RankPlayerOPSYearTeam
1Barry Bonds1.422 (1.42173)2004San Francisco Giants
2Barry Bonds1.381 (1.38071)2002San Francisco Giants
3Babe Ruth1.379 (1.37908)1920New York Yankees
4Barry Bonds1.379 (1.37851)2001San Francisco Giants
5Babe Ruth1.359 (1.35863)1921New York Yankees
6Babe Ruth1.309 (1.30891)1923New York Yankees
7Ted Williams1.287 (1.28745)1941Boston Red Sox
8Barry Bonds1.278 (1.27781)2003San Francisco Giants
9Babe Ruth1.258 (1.25819)1927New York Yankees
10Ted Williams1.257 (1.25659)1957Boston Red Sox
11Babe Ruth1.253 (1.25295)1926New York Yankees
12Babe Ruth1.252 (1.25172)1924New York Yankees
13Rogers Hornsby1.245 (1.24492)1925St. Louis Cardinals
14Lou Gehrig1.240 (1.23955)1927New York Yankees
15Babe Ruth1.225 (1.22479)1930New York Yankees
16Mark McGwire1.222 (1.22235)1998St. Louis Cardinals
17Jimmie Foxx1.218 (1.21805)1932Philadelphia Athletics
18Frank Thomas1.217 (1.21675)1994Chicago White Sox
19Rogers Hornsby1.203 (1.20307)1924St. Louis Cardinals
20Jeff Bagwell1.201 (1.20094)1994Houston Astros

OPS and Pitchers

OPS is an offensive baseball statistic for evaluating hitters, but you can also apply it to pitchers in the form of OPS against. This measurement helps assess how effectively a pitcher is preventing opposing hitters from reaching base and getting extra base hits.

Are There Better Stats Than OPS?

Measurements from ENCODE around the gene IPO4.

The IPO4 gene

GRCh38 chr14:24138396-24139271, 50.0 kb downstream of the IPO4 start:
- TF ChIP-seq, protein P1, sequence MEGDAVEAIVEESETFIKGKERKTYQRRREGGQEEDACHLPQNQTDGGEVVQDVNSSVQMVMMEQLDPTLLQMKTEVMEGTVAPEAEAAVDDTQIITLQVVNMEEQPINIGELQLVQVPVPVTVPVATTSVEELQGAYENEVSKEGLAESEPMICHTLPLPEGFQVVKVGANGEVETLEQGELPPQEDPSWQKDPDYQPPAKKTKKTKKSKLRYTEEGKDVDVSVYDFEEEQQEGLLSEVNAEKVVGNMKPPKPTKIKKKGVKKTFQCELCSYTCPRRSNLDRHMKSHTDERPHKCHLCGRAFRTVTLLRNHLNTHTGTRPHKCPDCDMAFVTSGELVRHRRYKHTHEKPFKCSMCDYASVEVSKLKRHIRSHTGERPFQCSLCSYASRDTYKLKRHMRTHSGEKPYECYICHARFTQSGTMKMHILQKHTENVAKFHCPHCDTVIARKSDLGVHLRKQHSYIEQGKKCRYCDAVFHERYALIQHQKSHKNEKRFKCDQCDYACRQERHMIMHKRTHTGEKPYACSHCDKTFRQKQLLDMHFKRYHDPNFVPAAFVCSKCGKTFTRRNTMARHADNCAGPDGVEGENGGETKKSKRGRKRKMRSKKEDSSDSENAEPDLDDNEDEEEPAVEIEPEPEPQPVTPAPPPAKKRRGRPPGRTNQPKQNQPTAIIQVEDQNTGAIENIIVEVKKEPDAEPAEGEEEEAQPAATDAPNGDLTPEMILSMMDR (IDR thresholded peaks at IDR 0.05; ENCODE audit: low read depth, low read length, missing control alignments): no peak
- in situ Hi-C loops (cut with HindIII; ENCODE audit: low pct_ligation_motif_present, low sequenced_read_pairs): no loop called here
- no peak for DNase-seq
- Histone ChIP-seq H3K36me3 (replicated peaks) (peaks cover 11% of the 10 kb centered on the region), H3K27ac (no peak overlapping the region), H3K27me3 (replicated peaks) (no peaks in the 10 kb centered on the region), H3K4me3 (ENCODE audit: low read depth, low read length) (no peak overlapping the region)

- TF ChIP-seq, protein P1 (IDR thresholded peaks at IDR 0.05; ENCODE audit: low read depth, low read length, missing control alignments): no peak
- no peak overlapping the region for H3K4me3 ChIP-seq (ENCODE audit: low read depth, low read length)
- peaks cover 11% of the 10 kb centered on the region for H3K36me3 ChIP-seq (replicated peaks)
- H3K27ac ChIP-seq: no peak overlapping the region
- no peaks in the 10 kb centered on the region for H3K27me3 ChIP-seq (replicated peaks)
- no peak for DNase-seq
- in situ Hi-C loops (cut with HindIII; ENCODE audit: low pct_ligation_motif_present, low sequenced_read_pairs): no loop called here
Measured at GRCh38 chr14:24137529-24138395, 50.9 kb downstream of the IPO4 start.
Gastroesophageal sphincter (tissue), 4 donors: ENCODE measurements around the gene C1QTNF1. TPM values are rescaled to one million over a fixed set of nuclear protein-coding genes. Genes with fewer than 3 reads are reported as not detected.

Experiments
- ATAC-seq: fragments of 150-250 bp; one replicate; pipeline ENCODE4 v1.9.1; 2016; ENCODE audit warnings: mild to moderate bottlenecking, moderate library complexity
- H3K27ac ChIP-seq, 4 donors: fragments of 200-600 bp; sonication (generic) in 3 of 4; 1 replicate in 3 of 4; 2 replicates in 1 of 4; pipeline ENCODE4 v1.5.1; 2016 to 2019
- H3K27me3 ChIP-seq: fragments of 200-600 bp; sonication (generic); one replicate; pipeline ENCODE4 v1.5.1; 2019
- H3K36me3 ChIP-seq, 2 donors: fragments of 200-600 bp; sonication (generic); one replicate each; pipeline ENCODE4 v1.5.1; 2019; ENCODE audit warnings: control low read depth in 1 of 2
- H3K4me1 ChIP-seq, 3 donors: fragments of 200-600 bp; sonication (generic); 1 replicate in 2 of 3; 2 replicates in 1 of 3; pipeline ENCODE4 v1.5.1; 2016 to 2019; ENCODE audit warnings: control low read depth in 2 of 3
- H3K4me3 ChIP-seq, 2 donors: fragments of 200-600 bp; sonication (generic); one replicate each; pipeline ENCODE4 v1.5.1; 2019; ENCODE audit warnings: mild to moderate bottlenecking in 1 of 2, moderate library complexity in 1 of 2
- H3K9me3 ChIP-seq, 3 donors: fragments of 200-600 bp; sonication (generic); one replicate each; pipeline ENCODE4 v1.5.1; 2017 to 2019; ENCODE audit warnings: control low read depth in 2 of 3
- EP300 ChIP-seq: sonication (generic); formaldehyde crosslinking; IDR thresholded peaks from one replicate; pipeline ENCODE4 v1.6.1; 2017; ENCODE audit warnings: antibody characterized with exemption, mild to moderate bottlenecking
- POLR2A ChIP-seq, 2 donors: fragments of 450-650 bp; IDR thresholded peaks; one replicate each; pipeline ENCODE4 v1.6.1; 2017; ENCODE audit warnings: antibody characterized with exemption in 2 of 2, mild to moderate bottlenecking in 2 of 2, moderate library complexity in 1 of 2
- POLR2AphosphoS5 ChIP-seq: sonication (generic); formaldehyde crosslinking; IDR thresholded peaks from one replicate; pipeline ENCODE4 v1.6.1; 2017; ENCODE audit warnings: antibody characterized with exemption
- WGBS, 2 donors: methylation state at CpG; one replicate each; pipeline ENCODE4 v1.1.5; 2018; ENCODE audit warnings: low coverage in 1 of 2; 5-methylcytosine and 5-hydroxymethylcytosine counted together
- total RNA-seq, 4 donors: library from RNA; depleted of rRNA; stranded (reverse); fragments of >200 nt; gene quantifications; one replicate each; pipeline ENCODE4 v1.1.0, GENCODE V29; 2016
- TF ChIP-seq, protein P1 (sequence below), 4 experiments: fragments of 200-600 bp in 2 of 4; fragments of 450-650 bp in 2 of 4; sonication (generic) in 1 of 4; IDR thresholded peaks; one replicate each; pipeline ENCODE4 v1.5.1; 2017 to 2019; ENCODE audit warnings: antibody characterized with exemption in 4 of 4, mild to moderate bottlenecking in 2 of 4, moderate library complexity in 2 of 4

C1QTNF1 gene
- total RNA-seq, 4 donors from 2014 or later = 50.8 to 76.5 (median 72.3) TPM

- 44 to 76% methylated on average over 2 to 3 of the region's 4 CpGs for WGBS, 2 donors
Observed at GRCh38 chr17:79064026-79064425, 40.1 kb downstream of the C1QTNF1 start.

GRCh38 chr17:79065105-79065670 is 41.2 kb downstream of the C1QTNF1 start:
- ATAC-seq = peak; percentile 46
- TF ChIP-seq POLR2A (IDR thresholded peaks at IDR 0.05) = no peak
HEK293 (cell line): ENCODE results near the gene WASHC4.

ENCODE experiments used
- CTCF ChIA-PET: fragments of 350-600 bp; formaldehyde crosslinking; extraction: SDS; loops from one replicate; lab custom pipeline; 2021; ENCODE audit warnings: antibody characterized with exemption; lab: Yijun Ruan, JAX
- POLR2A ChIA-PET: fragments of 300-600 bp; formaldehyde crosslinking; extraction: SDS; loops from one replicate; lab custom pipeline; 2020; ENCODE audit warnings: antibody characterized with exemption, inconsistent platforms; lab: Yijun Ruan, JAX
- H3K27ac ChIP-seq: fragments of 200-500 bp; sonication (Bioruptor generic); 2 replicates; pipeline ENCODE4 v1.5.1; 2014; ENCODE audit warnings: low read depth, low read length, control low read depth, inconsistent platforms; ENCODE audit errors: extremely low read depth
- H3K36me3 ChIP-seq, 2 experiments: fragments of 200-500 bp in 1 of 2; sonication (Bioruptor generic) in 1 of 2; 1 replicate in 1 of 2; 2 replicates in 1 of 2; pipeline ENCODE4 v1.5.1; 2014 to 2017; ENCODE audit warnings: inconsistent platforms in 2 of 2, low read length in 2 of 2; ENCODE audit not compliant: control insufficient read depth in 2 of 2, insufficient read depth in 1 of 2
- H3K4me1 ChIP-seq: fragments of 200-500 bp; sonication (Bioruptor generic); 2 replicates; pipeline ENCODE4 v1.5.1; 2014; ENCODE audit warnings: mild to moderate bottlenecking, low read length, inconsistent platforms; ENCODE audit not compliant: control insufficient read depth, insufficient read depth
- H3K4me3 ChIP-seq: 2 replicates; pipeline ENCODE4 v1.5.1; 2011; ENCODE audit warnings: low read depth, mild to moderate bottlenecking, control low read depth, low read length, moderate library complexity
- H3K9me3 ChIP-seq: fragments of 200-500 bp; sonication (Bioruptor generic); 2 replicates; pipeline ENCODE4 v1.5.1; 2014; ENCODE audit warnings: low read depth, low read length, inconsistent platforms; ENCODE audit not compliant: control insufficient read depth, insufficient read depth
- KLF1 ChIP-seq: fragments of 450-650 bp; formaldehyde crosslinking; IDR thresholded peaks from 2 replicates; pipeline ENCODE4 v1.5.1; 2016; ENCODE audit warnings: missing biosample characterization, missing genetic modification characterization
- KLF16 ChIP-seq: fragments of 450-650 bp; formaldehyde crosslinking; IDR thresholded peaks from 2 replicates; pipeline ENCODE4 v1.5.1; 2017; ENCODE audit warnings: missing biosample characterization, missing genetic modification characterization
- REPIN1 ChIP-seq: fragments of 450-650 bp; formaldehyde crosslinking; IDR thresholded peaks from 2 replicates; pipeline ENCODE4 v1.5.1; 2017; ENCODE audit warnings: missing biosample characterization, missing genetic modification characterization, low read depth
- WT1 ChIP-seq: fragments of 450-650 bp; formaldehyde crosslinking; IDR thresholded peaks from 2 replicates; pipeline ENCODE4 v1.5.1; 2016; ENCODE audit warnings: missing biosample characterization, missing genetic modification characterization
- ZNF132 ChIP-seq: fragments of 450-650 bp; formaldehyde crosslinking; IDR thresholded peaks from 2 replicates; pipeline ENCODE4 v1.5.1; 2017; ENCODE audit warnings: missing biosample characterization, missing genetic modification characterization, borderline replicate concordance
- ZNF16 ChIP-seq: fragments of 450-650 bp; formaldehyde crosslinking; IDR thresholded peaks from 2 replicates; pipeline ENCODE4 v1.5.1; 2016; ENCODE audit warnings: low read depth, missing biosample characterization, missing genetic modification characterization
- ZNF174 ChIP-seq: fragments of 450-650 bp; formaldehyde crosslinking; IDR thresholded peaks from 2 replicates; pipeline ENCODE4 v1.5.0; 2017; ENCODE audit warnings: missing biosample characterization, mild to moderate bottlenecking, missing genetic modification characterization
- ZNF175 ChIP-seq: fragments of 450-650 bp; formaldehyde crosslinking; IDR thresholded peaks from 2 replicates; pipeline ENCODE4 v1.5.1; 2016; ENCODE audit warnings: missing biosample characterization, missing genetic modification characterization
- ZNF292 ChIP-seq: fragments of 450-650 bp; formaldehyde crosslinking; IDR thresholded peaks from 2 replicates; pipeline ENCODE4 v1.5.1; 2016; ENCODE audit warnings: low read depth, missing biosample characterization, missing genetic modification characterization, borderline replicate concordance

Though OPS is widely used, it is not without its critics. Some argue that other baseball statistics like wRC+ (Weighted Runs Created Plus) or wOBA (Weighted On-Base Average) may provide a better view of a player’s ability.


OPS and Major League Baseball

Technically, OPS is not an official statistic in light of MLB standards. While that may be the case, it is still a good figure to use to evaluate players.

Rise of OPS in MLB

In the past, traditional metrics like batting average, home runs, and RBIs were the main ways to evaluate hitters. However, as baseball stats evolved, analysts and teams started looking for more comprehensive ways to assess a player’s value.

Sabermetrics and OPS: The emergence of Sabermetrics brought OPS (On-base Plus Slugging) into the spotlight. Teams began to recognize the importance of both getting on base and hitting for power.

OPS and Player Evaluation

Scouts and player development staff use OPS to identify talent and gauge a player’s progress through the minor leagues. Players with a high OPS in baseball at lower levels are often considered promising prospects.